Housing affordability is an ongoing issue in this province. While Albertans enjoy the highest average weekly earnings in Canada, not everyone is living as comfortably as that suggests. The disparity between the highest and lowest wage earners is wide and growing. In 2010, 6.8% of Albertans were living with incomes below the LICO.
Attainable Homes, a Calgary home ownership program, has seen an “explosion” of interest as more and more middle income families find it difficult or impossible to purchase or even rent in the city. However well-intentioned, are such stop-gap measures really prudent or should underlying issues be addressed?
The surge of newcomers to the province, artificial land scarcity slowing new developments and the City dragging its heels on the secondary suites issue has been putting a crunch on housing. Vacancies are low and resale inventory is down nearly -32% year-over-year bringing it to its lowest level since at least 2006.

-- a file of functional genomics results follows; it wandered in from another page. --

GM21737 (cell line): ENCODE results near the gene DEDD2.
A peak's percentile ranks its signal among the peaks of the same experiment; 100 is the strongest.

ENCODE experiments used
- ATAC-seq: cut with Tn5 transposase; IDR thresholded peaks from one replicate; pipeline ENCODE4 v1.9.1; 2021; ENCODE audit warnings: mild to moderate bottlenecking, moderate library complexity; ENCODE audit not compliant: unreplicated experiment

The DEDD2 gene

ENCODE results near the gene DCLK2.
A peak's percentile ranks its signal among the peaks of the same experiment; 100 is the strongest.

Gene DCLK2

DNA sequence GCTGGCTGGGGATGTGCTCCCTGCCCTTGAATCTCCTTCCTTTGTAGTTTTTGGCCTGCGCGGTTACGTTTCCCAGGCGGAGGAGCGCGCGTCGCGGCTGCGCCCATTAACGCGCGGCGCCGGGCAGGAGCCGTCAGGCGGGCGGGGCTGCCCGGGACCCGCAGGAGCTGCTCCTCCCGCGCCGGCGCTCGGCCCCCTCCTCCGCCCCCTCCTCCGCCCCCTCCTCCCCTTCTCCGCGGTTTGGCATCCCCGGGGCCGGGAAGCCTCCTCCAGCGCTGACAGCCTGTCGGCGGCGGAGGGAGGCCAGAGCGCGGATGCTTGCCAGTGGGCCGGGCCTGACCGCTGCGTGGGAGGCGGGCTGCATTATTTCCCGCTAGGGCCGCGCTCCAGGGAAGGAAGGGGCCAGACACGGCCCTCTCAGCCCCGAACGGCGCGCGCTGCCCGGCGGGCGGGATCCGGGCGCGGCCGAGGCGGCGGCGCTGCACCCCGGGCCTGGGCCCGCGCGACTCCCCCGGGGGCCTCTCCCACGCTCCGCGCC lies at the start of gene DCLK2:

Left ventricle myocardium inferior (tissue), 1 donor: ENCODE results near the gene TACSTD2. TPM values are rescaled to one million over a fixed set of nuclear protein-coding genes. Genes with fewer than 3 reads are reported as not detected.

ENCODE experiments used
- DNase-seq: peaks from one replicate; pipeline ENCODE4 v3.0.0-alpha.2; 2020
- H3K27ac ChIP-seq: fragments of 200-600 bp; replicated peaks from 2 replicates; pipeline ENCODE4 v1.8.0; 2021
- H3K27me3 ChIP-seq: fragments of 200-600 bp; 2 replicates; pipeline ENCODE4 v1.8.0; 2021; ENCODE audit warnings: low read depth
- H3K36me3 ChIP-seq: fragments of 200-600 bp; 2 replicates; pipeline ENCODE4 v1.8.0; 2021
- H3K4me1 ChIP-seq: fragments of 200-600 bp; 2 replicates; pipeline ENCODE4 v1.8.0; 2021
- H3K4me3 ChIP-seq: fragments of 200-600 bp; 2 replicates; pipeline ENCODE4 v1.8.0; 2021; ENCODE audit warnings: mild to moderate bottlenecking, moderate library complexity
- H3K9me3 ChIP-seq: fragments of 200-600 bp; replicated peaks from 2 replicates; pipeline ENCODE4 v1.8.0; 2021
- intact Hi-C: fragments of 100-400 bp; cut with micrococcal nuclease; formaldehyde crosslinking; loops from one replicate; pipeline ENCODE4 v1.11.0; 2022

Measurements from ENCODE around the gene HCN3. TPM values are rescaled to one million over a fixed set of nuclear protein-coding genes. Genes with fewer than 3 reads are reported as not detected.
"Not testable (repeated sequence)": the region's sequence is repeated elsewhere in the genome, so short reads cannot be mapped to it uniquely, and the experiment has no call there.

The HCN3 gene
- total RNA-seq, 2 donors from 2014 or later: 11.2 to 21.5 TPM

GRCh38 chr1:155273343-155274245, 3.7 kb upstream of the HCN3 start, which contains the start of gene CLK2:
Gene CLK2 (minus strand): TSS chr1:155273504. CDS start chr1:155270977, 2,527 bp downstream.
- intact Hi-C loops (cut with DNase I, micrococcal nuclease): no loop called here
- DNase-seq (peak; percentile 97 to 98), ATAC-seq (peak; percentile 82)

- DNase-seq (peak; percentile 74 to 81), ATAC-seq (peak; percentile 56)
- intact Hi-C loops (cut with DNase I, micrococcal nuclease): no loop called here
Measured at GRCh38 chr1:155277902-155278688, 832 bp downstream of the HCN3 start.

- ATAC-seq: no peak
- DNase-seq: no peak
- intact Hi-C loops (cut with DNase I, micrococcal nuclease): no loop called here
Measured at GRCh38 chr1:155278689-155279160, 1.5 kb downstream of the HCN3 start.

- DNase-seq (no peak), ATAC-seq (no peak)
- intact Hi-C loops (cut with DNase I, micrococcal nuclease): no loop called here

Although interest rates are at historic lows, they have been tempered by the the latest round of mortgage rule tightening along with rising prices leaving many would-be buyers on the sidelines. (Don’t be mistaken, those rule changes were necessary) These first-time buyers are essential to the housing market as they have a trickle-up effect.
The resale market right now is tight with less supply and sales up year-over-year which will put pressure on prices. But if prices rise too high or too quickly, eventually the market will once again reach a point where affordability eludes enough Calgarians that sales will stagnate and prices will have to adjust accordingly.